By Kevin Galaba
By Mark Antonation
By Gretchen Kurtz
By Cafe Society
By Mark Antonation
By Mark Antonation
By Jonathan Shikes
By Mark Antonation
His partner, Pascal Trompeau, grew up in the small French town of Chaillac, where he started working at his father's bakery at fourteen. By eighteen he was enrolled in the Institut National de la Boulangerie in Rouen, and after graduation, he went to work for Club Mediterranee in the Bahamas and at Copper Mountain (where it's just Club Med).
With two bakers running a restaurant, it's not surprising that their combined love of breads and pastries finally rose above the confines of Cafe Bohemia and spilled into Trompeau Bakery, the shop adjoining the bistro. This retail outlet quickly became a burgeoning wholesale business, too. Many restaurants and, in particular, sandwich shops around town now use Trompeau breads, and with good reason: They're well-crafted and flavorful. The crusts are sturdy and crispy, and while the spongy insides aren't dense enough to be called rustic, they have a hearty body and a good, chewy texture.
Like the restaurant, though, the bakery suffers from a lack of employees. Trompeau laments that he's had to go national in his search for savvy bakers. "I don't know what else to do," he says. "We have a good product, people buy it like crazy, but we cannot make enough of it without having anyone to make it." Because of the staffing shortage, he's had to cut back on the offerings. And production of the bakery's sourdough bread--which Trompeau makes using an old, old starter that yields quite a heady loaf--and the Italian ciabatta has stopped entirely for the time being, because the two breads are too labor-intensive.
If you're driving past early one morning with your cup of Starbucks, be sure to stop by for the chocolate-filled croissants, which are absolute heaven, and grab a rich, buttery cinnamon roll while you're at it. But if you want a short baguette or the brioche, two of Trompeau's more popular items, you'd better get there when he opens, at 6:30 a.m.
You can make Cleary's lovely potato latkes at home any time. He was kind enough to provide the recipe, and I've thrown in my own for applesauce, because I think homemade makes a huge difference in flavor and texture. Since you're going to this much trouble, be sure to pick up a good-quality sour cream or creme fraĒche. And as you shred the potatoes and onion, save any liquids to dump into the mix.
Cafe Bohemia's Latkes
3 medium russet potatoes, peeled and shredded
1 medium onion, peeled and shredded
1/4 cup fresh parsley, chopped
salt and pepper to taste (about 1/2 teaspoon of each)
1/2 cup canola oil
Place potatoes, onion, eggs, parsley, salt and pepper in a large bowl and mix by hand until well-incorporated. In a medium-sized saute pan, heat the oil over medium-high heat. Make small balls of the potato mixture (about 2-3 ounces each) and then press each ball lightly to make a pancake. Place the cakes in the oil and pan-fry until golden brown on both sides. Serves 3-4 as an appetizer course.
2 pounds apples, peeled, cored and diced
1 small piece cinnamon stick
1 tablespoon sugar
1 teaspoon lemon juice
Place apples in a saucepan with just enough water to cover the bottom of the pan. Add cinnamon stick. Bring to a simmer, cover and cook until apples are tender, about fifteen minutes. Add sugar and lemon juice; simmer for another ten minutes. Remove the cinnamon stick and serve hot, or let cool and chill in the refrigerator. Makes about two cups.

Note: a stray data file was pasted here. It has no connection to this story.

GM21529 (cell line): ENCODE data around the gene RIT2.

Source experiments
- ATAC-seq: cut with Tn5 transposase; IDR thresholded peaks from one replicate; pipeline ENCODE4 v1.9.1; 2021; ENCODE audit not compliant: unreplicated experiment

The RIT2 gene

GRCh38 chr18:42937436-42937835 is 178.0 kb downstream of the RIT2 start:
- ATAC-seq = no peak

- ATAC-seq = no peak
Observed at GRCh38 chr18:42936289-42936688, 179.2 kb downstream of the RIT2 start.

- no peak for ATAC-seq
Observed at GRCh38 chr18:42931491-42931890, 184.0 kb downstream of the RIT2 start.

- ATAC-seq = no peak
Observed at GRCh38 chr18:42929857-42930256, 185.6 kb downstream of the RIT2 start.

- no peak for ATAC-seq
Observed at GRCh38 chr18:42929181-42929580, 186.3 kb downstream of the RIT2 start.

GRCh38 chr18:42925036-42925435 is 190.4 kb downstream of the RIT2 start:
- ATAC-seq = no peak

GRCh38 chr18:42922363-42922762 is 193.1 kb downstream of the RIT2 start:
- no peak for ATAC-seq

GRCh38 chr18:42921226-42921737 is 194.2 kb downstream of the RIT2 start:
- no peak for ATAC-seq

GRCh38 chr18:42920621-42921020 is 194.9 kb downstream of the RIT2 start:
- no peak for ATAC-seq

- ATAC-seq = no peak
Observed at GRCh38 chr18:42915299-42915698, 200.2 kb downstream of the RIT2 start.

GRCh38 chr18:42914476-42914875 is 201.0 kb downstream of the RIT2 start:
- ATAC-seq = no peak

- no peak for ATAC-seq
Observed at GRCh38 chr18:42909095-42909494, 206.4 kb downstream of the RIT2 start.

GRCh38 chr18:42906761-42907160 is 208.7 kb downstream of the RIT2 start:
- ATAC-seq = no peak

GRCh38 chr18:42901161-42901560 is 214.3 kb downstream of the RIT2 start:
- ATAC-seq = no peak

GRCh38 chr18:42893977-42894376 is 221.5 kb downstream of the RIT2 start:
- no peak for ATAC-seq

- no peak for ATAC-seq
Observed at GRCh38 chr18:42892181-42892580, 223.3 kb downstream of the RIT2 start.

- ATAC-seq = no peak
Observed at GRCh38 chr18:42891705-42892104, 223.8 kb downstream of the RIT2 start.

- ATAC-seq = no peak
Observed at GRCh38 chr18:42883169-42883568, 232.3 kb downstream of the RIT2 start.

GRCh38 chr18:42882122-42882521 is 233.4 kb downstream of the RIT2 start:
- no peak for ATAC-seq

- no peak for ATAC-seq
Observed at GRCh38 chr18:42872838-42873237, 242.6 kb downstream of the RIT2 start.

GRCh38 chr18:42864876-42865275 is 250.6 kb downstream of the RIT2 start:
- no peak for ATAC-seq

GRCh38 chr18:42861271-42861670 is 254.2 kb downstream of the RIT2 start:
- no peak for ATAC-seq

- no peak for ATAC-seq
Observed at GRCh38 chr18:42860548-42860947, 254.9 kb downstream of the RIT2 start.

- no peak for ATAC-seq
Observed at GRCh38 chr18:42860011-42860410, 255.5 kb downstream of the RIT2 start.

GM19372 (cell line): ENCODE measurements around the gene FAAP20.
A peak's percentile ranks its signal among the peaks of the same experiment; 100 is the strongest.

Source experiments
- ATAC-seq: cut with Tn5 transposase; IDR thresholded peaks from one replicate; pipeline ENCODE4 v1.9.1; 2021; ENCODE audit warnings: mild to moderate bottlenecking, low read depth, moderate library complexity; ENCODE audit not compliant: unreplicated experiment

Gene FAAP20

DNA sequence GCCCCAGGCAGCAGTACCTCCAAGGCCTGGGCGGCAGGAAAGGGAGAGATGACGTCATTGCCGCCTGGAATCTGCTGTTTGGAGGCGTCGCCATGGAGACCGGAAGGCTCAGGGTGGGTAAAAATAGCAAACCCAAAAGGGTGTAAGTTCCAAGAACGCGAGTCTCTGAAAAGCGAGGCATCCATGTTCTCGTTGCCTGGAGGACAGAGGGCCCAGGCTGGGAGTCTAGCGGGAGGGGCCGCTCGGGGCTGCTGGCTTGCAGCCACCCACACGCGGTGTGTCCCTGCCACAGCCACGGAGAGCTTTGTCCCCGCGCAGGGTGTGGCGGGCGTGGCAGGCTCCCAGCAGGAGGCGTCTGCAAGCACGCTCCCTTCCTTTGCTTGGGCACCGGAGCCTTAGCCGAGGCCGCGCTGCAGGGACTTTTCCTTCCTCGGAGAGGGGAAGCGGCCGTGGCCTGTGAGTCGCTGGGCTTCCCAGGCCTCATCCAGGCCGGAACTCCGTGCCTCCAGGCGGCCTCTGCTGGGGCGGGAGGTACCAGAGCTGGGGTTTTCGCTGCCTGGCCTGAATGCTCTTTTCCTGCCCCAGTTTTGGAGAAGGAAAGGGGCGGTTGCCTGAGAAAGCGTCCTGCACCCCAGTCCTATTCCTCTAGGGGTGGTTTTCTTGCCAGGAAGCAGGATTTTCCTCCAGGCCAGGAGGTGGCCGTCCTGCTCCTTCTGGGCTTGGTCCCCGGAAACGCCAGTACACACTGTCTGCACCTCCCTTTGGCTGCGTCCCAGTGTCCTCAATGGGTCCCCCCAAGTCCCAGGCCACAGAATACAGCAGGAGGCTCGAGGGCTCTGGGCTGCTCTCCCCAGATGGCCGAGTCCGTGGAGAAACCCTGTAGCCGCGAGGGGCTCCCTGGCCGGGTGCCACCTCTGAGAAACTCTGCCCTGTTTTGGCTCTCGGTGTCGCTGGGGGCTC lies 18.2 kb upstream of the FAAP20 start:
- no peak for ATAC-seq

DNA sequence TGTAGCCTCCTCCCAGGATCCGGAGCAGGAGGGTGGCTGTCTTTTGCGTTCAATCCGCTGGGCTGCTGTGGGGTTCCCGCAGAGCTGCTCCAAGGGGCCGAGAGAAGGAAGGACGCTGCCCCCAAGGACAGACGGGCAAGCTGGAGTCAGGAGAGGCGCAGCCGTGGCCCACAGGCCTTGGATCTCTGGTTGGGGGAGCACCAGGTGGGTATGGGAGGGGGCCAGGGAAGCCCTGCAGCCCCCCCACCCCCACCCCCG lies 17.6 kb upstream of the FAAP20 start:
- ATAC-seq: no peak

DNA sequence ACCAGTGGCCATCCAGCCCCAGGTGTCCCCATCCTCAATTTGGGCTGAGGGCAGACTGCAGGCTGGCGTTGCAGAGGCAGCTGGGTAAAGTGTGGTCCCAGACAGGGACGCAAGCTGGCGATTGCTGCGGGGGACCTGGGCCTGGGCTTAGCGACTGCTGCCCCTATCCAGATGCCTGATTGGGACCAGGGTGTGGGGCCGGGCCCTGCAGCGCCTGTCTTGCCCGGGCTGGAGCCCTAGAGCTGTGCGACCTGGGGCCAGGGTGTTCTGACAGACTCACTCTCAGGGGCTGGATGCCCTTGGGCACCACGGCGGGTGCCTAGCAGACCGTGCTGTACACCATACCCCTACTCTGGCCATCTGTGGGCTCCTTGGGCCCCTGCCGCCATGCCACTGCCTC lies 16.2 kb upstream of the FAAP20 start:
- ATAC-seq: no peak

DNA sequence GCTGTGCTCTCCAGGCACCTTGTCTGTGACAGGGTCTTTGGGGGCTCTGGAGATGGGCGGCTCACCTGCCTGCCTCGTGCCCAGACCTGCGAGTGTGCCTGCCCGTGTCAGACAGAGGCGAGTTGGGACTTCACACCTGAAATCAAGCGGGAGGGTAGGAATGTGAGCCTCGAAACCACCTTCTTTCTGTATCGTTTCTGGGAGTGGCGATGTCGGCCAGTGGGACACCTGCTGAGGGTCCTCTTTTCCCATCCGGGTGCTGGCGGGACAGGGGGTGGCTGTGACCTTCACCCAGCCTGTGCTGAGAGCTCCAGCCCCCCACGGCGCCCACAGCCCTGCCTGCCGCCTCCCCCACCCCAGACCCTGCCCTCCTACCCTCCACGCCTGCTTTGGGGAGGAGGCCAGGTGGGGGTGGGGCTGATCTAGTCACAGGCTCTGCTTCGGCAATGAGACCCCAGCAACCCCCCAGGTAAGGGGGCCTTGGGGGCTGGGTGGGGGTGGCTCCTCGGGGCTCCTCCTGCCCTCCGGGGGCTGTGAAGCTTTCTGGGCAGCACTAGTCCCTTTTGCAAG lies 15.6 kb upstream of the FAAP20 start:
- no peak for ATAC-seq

Bistro or bust: I'm still waiting to hear when Rue Cler will open at Third Avenue and Holly. The brainchild of Michael Degenhart, who cooked incredible food at Tante Louise for the last eight years, Rue Cler is supposed to be a cafe-type place with a New American bent. Right across the street, at 340 Holly, will be Ambrosia, a Mediterranean joint from Mark Gordon, who got out of Modena while the getting was good. Both spots had been scheduled to open within the next few weeks, but information doesn't yet have a listing for Rue Cler, and I haven't been able to reach anyone at Ambrosia for a week.
Before Gordon's stint at Modena, he worked with Sonny Rando at Santino's (1939 Blake Street), one of a half-dozen Italian restaurants that followed Coors Field into the area. While Il Fornaio (1631 Wazee Street), like Santino's, still draws a respectable business, Sostanza closed two months ago, and its space at 1700 Wynkoop is available. And because of LoDo's excess of eateries of all culinary persuasions, another Italian spot, Bella Ristorante (1920 Market Street), has stopped serving lunch--although it remains open for dinner.
Meanwhile, one more restaurant just moved into the neighborhood: Anita's Crab Shack (not to be confused with Swanky's Oysters, another relatively new spot, at 1938 Blake) now occupies the space in the Ice House (1801 Wynkoop) formerly occupied by Cucina! Cucina!--another dead Italian joint. And yes, another Mexican joint has opened in LoDo, just across the street from the venerable Las Delicias #3, at 1530 Blake (how convenient!): It's the Rio Grande, at 1525 Blake, a Denver version of the homegrown chain already operating in Fort Collins, Boulder and Greeley. Watch out for that margarita.
Wine time: The Normandy, at 1515 Madison, is offering a prix-fixe seven-course dinner the second Friday of every month. The meal runs $45 per person--$60 per person with wines. The fourth annual Women, Food and Wine fete happens one night only: June 15 at the Flagstaff House (1138 Flagstaff Road in Boulder). The cost is $275 per person, but it buys a five-course winemaker's dinner, with each course prepared by a nationally known female chef; the food will be paired with wines from five female winemakers. Proceeds from the event will go to Boulder Community Hospital and other local groups that focus on the prevention and treatment of breast cancer.